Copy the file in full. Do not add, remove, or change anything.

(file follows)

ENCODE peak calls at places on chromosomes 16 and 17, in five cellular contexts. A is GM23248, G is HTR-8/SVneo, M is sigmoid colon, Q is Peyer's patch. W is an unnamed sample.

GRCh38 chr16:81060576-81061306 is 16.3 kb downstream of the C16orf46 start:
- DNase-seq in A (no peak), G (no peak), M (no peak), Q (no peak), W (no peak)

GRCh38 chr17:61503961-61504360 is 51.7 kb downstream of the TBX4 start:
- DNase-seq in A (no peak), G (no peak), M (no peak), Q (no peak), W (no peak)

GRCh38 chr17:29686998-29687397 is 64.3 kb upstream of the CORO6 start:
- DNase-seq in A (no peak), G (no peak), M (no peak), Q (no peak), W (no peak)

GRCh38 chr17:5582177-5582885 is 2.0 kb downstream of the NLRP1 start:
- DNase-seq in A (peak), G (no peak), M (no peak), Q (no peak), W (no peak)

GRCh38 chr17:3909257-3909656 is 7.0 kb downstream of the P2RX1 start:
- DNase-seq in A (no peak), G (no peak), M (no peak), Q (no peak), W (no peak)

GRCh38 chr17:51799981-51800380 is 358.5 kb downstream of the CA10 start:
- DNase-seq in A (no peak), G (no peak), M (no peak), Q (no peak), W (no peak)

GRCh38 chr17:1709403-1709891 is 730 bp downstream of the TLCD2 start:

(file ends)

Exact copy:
ENCODE peak calls at places on chromosomes 16 and 17, in five cellular contexts. A is GM23248, G is HTR-8/SVneo, M is sigmoid colon, Q is Peyer's patch. W is an unnamed sample.

GRCh38 chr16:81060576-81061306 is 16.3 kb downstream of the C16orf46 start:
- DNase-seq in A (no peak), G (no peak), M (no peak), Q (no peak), W (no peak)

GRCh38 chr17:61503961-61504360 is 51.7 kb downstream of the TBX4 start:
- DNase-seq in A (no peak), G (no peak), M (no peak), Q (no peak), W (no peak)

GRCh38 chr17:29686998-29687397 is 64.3 kb upstream of the CORO6 start:
- DNase-seq in A (no peak), G (no peak), M (no peak), Q (no peak), W (no peak)

GRCh38 chr17:5582177-5582885 is 2.0 kb downstream of the NLRP1 start:
- DNase-seq in A (peak), G (no peak), M (no peak), Q (no peak), W (no peak)

GRCh38 chr17:3909257-3909656 is 7.0 kb downstream of the P2RX1 start:
- DNase-seq in A (no peak), G (no peak), M (no peak), Q (no peak), W (no peak)

GRCh38 chr17:51799981-51800380 is 358.5 kb downstream of the CA10 start:
- DNase-seq in A (no peak), G (no peak), M (no peak), Q (no peak), W (no peak)

GRCh38 chr17:1709403-1709891 is 730 bp downstream of the TLCD2 start: